Good Habits To Prevent Or Reduce Dry Mouth

For particularly severe dry mouth, artificial saliva could provide relief and protect your teeth from decay, but there are also a few good habits that can minimize the problem.

Nose Breathing

Avoid breathing through your mouth, whether you are awake or asleep.  Even for people with fully functioning salivary glands, mouth breathing can result in a much dryer mouth than nose breathing.  For that, and many other health reasons, it is important to breathe through your nose whenever possible, especially during sleep.

Stay Hydrated

Your salivary glands can’t produce saliva if you’re not drinking enough water.  Even if saliva production is impeded for other reasons, regularly sipping water can help eliminate the dry mouth feeling.

Stimulate Saliva Production

Sugar-free gum and candy encourage your salivary glands to up their production, particularly if the flavor is citrus, mint, or cinnamon.  (Bonus points: sugar-free gum sweetened with xylitol is also good for your teeth because it starves the bacteria that feed on sugar!)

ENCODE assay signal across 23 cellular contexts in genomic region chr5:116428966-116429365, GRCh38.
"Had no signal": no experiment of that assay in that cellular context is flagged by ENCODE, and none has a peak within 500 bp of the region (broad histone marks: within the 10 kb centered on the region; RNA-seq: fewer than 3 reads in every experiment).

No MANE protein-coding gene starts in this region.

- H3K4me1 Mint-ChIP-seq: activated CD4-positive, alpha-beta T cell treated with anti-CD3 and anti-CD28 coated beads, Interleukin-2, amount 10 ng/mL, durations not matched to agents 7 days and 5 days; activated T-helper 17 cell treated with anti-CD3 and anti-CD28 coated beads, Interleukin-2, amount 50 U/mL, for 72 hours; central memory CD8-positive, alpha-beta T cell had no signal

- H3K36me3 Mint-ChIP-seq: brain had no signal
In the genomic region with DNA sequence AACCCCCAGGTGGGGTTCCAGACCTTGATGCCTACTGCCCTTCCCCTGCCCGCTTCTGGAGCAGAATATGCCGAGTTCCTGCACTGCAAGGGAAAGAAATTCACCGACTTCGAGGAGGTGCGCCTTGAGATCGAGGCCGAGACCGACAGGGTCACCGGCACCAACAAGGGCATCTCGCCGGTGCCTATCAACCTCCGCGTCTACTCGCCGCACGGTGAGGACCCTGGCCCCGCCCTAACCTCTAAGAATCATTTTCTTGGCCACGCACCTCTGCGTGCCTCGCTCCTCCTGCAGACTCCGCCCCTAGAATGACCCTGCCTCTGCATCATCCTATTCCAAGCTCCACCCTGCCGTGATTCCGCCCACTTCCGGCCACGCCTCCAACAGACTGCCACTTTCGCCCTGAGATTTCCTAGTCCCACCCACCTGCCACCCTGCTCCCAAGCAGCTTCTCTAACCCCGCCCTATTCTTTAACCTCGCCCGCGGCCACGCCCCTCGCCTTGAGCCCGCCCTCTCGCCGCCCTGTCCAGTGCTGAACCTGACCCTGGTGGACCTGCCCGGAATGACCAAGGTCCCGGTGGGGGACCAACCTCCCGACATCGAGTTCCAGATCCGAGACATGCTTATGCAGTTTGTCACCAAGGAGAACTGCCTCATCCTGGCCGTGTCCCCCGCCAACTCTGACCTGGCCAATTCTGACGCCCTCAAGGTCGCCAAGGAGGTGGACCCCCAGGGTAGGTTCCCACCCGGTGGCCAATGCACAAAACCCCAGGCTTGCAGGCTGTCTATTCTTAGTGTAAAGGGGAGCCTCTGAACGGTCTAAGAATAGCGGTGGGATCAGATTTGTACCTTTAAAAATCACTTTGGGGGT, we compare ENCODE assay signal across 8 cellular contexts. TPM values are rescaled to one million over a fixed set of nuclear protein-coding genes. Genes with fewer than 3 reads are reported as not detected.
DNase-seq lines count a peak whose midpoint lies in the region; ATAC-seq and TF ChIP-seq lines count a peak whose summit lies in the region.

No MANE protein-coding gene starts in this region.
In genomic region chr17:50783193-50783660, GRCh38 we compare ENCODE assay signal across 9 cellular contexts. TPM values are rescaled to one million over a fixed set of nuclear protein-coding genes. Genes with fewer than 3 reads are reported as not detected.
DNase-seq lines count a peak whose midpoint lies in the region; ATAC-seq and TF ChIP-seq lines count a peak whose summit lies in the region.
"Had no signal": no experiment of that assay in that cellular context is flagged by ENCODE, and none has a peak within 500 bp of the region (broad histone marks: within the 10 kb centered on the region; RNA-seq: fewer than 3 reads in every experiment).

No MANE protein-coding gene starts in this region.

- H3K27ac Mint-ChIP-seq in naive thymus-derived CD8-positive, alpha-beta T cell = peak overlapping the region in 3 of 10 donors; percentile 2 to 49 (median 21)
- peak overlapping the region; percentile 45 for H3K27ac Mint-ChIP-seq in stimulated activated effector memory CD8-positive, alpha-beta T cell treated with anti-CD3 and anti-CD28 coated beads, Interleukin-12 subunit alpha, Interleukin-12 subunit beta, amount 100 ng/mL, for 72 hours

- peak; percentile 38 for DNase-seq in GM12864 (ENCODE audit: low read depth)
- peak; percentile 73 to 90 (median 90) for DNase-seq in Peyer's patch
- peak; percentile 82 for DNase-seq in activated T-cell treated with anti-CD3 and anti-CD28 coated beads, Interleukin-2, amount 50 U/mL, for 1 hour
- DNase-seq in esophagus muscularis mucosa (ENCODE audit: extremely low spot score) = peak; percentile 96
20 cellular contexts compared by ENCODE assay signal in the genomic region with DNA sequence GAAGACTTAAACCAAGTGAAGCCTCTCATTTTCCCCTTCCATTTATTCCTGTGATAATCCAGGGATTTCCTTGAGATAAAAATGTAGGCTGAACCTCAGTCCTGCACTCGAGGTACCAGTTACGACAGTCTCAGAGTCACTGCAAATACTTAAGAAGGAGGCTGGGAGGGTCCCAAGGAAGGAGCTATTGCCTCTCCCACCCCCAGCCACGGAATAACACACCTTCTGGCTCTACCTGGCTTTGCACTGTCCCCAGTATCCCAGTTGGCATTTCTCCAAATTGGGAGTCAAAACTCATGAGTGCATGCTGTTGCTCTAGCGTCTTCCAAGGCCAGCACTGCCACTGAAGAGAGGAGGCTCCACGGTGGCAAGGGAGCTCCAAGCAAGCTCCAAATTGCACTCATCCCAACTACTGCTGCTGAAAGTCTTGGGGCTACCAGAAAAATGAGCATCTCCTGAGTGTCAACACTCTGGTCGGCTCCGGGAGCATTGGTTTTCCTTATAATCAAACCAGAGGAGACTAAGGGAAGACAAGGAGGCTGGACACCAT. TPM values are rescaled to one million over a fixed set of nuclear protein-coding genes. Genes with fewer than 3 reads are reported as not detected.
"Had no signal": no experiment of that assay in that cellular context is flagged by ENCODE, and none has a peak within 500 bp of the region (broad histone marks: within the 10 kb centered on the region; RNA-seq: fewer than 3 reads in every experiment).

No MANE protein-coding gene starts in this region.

Choose Your Mouthwash Carefully

Mouthwash containing alcohol may undo its own positive germ-killing effects by drying out your mouth.  Just like drinking alcoholic beverages has a dehydrating effect on the body, swishing alcoholic liquid around will specifically dehydrate the mouth.  Look for a non-alcoholic option when choosing a mouthwash.

Don’t Smoke

Smoking is one of the common causes of dry mouth, and not smoking is an obvious solution.  The same goes for dry mouth caused by alcohol intake.

We Can Beat Dry Mouth Together!

Dry mouth can pose a serious threat to your oral health.  Aside from following these good habits, one of the best things you can do if you experience dry mouth symptoms is to schedule an appointment with us.  That way we can help you identify the cause(s) and develop a plan to put an end to that sandpaper feeling!  Please call (217) 698-9300 to schedule an appointment today!

At Link Baines Dental, we love to fight for your dental health!

 

 

Top image by Flickr user someone10x used under Creative Commons Attribution-Sharealike 4.0 license. Image cropped and modified from original.

The content on this blog is not intended to be a substitute for professional medical advice, diagnosis, or treatment. Always seek the advice of qualified health providers with questions you may have regarding medical conditions.